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BJJ Study, Deciding Factors In Winning a Referee Decision 2.0

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Craig Jones Instructionals

Back in the Spring of 2018 (check here), we ran the data on two years worth of referee decisions at the black belt level of the IBJJF World Championships. Although with a few interesting findings, the data pool from that report was too small to outline substantial conclusions. For that reason, and as we have just kick-started the 2021 Worlds, BJJ Heroes decided to revisit this topic. This time we doubled the data supply by extracting the information from 2016, 2017, 2018, and 2019 World Championships, adding 2016 and 2019 to the previous report.

Given how elusive referee decisions can be, the intent of this study is to try and decipher what pushes referees to pick one athlete over the other when choosing the victor of a match that is even across the scoreboard.


As mentioned in the first paragraph of this article, the research of this expansive topic was based on the last 4 events of the International Brazilian Jiu-Jitsu Federation (IBJJF) World Championships: 2016, 2017, 2018, and 2019. Selecting the adult black belt divisions for that effect. Over 800 clashes of which 7.2% were referee decisions.

Does it count?

In our previous 2018 report, the Brazilian hegemony stigma proved to be somewhat valid, with Brazil beating the USA by 5×2 in 7 direct clashes. That was then, this is now. With a larger sample of clashes between the two most prominent nations in our sport, we saw the tables quickly turned in America’s favor as seen in our USA vs Brazil pie chart below.

For many years we have heard the “getting gringo’ed” expression when seeing non-Brazilian athletes at the wrong end of a ref. decision, as if to express favoritism towards the South American players. Interestingly, the new data showed a much more balanced outcome, possibly putting some of that stigma to rest, at least at the highest level of the sport.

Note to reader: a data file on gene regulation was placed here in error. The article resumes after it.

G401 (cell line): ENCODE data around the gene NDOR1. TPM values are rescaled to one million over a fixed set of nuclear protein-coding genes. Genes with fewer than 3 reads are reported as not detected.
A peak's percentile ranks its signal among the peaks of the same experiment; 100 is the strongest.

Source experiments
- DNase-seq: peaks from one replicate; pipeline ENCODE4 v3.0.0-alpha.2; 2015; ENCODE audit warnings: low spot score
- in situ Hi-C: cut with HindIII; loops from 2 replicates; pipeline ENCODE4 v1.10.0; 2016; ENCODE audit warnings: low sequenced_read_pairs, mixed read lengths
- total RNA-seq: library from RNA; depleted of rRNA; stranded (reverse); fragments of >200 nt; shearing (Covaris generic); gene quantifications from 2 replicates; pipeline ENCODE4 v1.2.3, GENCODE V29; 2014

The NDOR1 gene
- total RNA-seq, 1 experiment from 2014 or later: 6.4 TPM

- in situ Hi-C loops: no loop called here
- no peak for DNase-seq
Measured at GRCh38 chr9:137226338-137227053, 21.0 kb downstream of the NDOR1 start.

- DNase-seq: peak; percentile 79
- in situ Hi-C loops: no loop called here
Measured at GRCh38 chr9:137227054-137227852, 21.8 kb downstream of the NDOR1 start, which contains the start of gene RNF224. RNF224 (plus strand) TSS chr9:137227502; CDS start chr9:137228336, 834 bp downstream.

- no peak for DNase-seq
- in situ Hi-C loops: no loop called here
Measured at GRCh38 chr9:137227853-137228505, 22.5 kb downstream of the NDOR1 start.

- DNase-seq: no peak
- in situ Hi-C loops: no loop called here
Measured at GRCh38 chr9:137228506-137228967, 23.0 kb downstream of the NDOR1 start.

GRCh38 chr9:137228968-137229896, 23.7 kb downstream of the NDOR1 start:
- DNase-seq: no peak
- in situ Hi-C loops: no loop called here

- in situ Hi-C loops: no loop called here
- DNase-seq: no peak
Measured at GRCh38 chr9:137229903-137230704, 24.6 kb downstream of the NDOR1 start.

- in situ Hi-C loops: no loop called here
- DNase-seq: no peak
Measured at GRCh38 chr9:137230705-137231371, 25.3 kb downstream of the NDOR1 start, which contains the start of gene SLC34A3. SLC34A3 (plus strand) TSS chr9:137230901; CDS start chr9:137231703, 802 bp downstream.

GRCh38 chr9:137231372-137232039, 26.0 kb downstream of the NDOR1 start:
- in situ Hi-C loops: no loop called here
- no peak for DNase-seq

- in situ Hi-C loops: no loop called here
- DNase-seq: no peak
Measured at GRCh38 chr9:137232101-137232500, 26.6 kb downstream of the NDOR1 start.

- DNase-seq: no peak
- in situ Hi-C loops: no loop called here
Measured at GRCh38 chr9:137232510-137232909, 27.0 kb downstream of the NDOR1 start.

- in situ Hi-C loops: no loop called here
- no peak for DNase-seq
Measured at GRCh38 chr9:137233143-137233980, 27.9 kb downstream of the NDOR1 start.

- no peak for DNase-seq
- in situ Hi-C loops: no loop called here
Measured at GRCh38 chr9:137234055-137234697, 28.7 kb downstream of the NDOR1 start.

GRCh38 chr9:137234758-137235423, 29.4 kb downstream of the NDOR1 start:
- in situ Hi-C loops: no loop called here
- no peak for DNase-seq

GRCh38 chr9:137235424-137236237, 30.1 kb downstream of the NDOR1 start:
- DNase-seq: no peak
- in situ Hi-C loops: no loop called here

Given that most other nations only had one or two matches against either BRA or the USA, there wasn’t enough information to grant a more elaborate conclusion on the dynamics of these two dominant countries over the others.

Are the sport’s biggest stars “decision proof”?

One topic we did not cover last time we addressed the issue of Decision Wins In The IBJJF was how well-established jiu-jitsu players hold up against newcomers or athletes of lower status.

Granted, status is a hard trait to pinpoint in our sport as there are a variety of ways with which to address this social condition. Many athletes who have never won a major jiu-jitsu tournament are, through keeping clever social media content or by being propped up by media outlets, vastly more famous and have wider fan bases than many IBJJF or ADCC champions. For the purpose of this study, however, and considering how hard it is to define social rank, we have opted to look at matches between IBJJF World Champions and non-champions. This meant athletes who had conquered an IBJJF black belt world title in the past versus those who had never medaled in the tournament at the black belt level.

This was THE most expressive factor in our study. The data here could not be clearer: in 23 matches observed under the conditions laid out, 82% of the wins went to the athlete who had conquered a world title prior to the event. The least recognized athlete only received the referee’s nod in very clear-cut cases such as the Patrick Gaudio versus Rômulo Barral (2017), where Gaudio broke Barral’s foot with a toe hold, but the legendary world champion refused to tap. The match ended in a draw, but there was a clear winner.

Interestingly, going on a little tangent here, Patrick Gaudio was the athlete with the most referee-decided matches across the board over the past 4 years. 6 matches overall, 4 wins, 2 losses, beating 2 former world champions in Tarsys Humphreys and Rômulo Barral. From the world champions’ side, only Rubens Charles “Cobrinha” was involved in more than one decision, winning them both.

Do certain, more established, BJJ Teams Give Athletes An Advantage

A big part of jiu-jitsu culture is the team dynamics, and not unlike any other team sports, big/historic clubs do tend to carry a degree of weight on the mats. Another layer to the aforementioned status dynamics.

The weight certain team leaders hold over the rulings of the IBJJF behind the scenes is a topic often discussed among the sport’s fans and practitioners, but do these suspicion bear weight on the data? To an extent, yes. But maybe not as one would imagine.